Category Archives: Europe

Ghor al Safi, Jordan (February 2019)

Due to economic necessity and tradition, extended families in this country tend to live together, resulting in 12 to 15 family members oftentimes sharing a small two-room house. Overcrowded living conditions and a lack of privacy endanger the health and well-being of families. Additionally, women struggle to cook in makeshift kitchens with dirt floors, which results in improperly stored food that can attract pests and rodents. Habitat for Humanity Jordan works with the local community to provide housing solutions to these families in need of healthy, affordable homes.

With 80 percent of the population currently living in cities — 63 percent in Amman, Zarqa and Irbid alone — Jordan is also faced with an urban housing crisis. Continued migration into the cities, combined with an influx of refugees from neighboring countries and the high level of urban poverty, have left many families without adequate shelter. These families are struggling with unsanitary conditions and social alienation. Inadequate housing fosters a sense of helplessness and marginalization among the poor, most of whom believe they are powerless to improve their living conditions.

Habitat for Humanity Jordan operates in 11 communities, bringing opportunities for families to lead safe, healthy and productive lives. A typical Habitat house in Jordan averages 55 square meters and is made of concrete blocks. The houses represent opportunities to build relationships across cultures, religions and classes, which consequently builds peace in the country.

Global Village is Habitat for Humanity’s international volunteer program. Teams travel to over 40 countries to work alongside communities, build housing solutions, and experience local culture. Our goal is to change the lives of the people we serve, as well as the lives of the volunteers.  To join a team or learn more, visit www.habitat.org/gv.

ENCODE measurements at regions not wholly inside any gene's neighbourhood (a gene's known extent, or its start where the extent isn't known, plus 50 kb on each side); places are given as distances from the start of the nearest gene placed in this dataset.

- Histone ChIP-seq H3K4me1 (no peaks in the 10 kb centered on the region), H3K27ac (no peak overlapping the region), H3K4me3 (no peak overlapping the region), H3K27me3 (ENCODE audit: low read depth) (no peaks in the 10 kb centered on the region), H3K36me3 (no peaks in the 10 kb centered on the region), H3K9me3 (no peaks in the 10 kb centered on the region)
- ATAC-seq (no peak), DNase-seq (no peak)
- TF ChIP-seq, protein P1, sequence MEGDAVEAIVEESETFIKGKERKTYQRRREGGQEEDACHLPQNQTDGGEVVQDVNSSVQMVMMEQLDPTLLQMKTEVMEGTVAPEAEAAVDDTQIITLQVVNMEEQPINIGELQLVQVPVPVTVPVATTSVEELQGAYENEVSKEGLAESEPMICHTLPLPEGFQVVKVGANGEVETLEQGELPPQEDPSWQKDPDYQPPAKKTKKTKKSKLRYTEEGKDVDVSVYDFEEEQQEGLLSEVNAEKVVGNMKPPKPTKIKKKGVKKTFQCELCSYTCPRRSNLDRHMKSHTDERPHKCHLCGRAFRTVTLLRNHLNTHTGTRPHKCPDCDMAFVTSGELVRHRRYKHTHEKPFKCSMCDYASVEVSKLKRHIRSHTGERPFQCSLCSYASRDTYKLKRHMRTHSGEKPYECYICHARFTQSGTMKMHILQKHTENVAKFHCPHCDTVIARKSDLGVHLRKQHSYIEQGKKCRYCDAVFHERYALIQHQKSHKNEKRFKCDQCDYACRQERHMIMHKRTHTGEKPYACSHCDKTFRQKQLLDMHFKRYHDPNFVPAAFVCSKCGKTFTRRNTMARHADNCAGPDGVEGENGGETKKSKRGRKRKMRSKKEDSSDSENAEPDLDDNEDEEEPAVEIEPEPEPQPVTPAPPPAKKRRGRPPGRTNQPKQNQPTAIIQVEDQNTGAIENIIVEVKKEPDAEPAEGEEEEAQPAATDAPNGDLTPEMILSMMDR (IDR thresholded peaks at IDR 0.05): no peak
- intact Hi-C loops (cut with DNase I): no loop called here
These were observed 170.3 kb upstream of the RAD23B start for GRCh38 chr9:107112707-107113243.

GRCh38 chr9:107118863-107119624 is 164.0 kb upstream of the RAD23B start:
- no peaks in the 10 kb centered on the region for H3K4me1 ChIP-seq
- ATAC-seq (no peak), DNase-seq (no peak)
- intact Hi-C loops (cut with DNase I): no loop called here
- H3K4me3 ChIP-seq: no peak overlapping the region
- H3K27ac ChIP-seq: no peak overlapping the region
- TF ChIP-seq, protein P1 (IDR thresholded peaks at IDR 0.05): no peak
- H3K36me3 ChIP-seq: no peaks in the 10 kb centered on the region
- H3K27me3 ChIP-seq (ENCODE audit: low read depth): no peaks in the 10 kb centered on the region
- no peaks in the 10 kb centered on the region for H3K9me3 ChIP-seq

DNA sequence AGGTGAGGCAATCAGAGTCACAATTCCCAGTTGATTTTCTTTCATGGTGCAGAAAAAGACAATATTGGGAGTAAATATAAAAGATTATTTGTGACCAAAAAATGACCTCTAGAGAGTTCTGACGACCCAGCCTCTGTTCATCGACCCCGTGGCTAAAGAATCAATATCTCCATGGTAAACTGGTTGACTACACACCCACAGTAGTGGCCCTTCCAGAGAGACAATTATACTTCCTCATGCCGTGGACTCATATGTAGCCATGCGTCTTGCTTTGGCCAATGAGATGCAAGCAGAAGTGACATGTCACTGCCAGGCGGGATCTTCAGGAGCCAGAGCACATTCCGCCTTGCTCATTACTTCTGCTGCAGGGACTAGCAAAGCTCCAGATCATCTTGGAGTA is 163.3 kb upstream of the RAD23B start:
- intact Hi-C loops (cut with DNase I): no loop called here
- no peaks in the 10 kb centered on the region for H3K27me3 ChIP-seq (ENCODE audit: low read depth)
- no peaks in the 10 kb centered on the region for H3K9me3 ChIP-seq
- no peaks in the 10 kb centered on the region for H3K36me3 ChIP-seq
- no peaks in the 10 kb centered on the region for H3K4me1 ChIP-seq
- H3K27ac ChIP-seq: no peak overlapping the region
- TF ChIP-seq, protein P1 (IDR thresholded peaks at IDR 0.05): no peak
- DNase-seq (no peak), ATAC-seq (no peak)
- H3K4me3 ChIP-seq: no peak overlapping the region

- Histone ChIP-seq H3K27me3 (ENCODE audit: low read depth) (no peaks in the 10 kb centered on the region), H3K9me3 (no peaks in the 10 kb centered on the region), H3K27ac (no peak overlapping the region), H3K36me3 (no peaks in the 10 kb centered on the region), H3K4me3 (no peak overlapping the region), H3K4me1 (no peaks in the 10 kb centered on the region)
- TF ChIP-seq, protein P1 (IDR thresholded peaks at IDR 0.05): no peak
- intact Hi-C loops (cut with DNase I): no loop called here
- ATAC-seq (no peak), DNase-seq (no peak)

About Habitat for Humanity International

Driven by the vision that everyone needs a decent place to live, Habitat for Humanity began in 1976 as a grassroots effort on a community farm in southern Georgia. The housing organization has since grown to become a leading global nonprofit working in more than 1,300 communities throughout the U.S. and in more than 70 countries. Families and individuals in need of a hand up partner with Habitat for Humanity to build or improve a place they can call home. Habitat homeowners help build their own homes alongside volunteers and pay an affordable mortgage. Through financial support, volunteering or adding a voice to support affordable housing, everyone can help families achieve the strength, stability and self-reliance they need to build better lives for themselves. Through shelter, we empower. To learn more, visit habitat.org.

Braga, Portugal (April 2016)